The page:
Withdrawing funds from your tax-deferred Individual Retirement Account is easy; paying taxes and penalties is the hard part. In general, you will always pay taxes on withdrawals from your traditional IRA, though the additional 10 percent penalty for withdrawals before age 59 1/2 may be waived in some circumstances. You can always withdraw your contributions to your Roth IRA tax and penalty-free. However, with certain exceptions, taxes and a 10 percent penalty apply to withdrawals of investment income before age 59 1/2 and/or before the plan has been in effect for at least five years.
Contact your IRA plan custodian and explain that you want to make a withdrawal from your IRA. Depending on the custodian and the reason for/amount of your withdrawal, you may be able to handle it by phone or online, or you may have to submit required paperwork.
Indicate on the forms the reason for the withdrawal. While withdrawals for qualified education expenses for you, your spouse or a dependent; medical expenses that exceed a certain portion of your adjusted gross income; purchase of a first home -- up to $10,000 -- and health insurance premiums if you are unemployed, may all allow you to waive the 10 percent early withdrawal penalty, the custodian will still most likely qualify these as an "early withdrawal."
Choose your tax withholding option. By law, if you do not specify otherwise, your custodian must withhold 10 percent of your distribution for federal income taxes. Your custodian may give you the option to have no taxes withheld or to have more taxes withheld. Complete other portions of the form or answer questions as required.
File IRS Form 5329 along with your 1040 federal income tax filing at the end of the year. Your plan custodian will send you a form 1099-R to use in your filing. Complete Part I to determine any penalty due on early distributions. If Line 4 of Part I is greater than zero, put that number on Line 58, form 1040. Include the full amount of your distribution on 1040, Line 15b. Add any amounts withheld to your withholding when calculating taxes due.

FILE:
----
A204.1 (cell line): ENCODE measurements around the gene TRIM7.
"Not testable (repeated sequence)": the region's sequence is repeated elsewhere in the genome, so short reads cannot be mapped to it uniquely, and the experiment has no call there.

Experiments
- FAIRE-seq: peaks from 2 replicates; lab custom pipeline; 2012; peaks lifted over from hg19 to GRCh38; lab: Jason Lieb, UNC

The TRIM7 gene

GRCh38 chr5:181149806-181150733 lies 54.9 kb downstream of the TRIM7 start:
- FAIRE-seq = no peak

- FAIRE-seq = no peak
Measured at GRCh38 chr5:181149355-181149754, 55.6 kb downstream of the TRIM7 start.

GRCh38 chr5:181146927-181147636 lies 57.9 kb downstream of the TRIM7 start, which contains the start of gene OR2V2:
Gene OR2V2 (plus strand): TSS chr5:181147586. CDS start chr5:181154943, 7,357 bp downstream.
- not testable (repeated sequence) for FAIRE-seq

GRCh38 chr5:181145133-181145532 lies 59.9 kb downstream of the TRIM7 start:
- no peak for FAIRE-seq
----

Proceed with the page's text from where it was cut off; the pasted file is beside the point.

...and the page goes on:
Complete any forms required by your plan custodian to take a withdrawal and indicate if and how you want any taxes withheld. In the case of a Roth early distribution, only amounts attributable to investment income will be subject to tax and penalty.
Include IRS Form 5329 along with your annual federal income tax filing if any of your early distribution was from investment income. If this is the case, the amount subject to taxes and penalties will show up in Box 2a of the 1099-R provided by your plan custodian. The IRS allows you to take your contributions out first, so if you did not take out any more than you contributed, you will not have to file this form. Include amounts from Line 4, Part I on Line 58 of your 1040.
File IRS Form 8606, completing Part III. Follow the instructions for calculating your taxable amount, if any. If Part III, Line 36 is greater than zero, include that amount on Form 1040, Line 15b. Add any withholding to your other withholding when calculating if taxes are due.
- Some states require withholding from retirement plan distributions, while others won't allow withholding. Other states have no income tax.
- Some custodians may require a Medallion Signature Guarantee for withdrawals that exceed a certain amount.
- Allowable early withdrawals means you will not pay a penalty. It does not mean you will not pay taxes. If you withdraw funds for a qualified expense, such as education expenses or buying a home, be sure to put some of that money aside for taxes or decide where you will get the money when taxes are due.
- The Roth first-time home buyer expense allowance of up to $10,000 is not taxed, but it is taxed from a traditional IRA.
- If your early distribution was from a SIMPLE IRA, and you did not participate for at least two years, the penalty will be 25 percent rather than 10 percent.
Nancy Cross is a certified paralegal who has worked as an employee benefits specialist and counseled employees on retirement preparation, including financial and estate planning. In addition to writing and editing, she runs a small business with her husband and is a certified personal trainer with the Aerobics and Fitness Association of America (AFAA).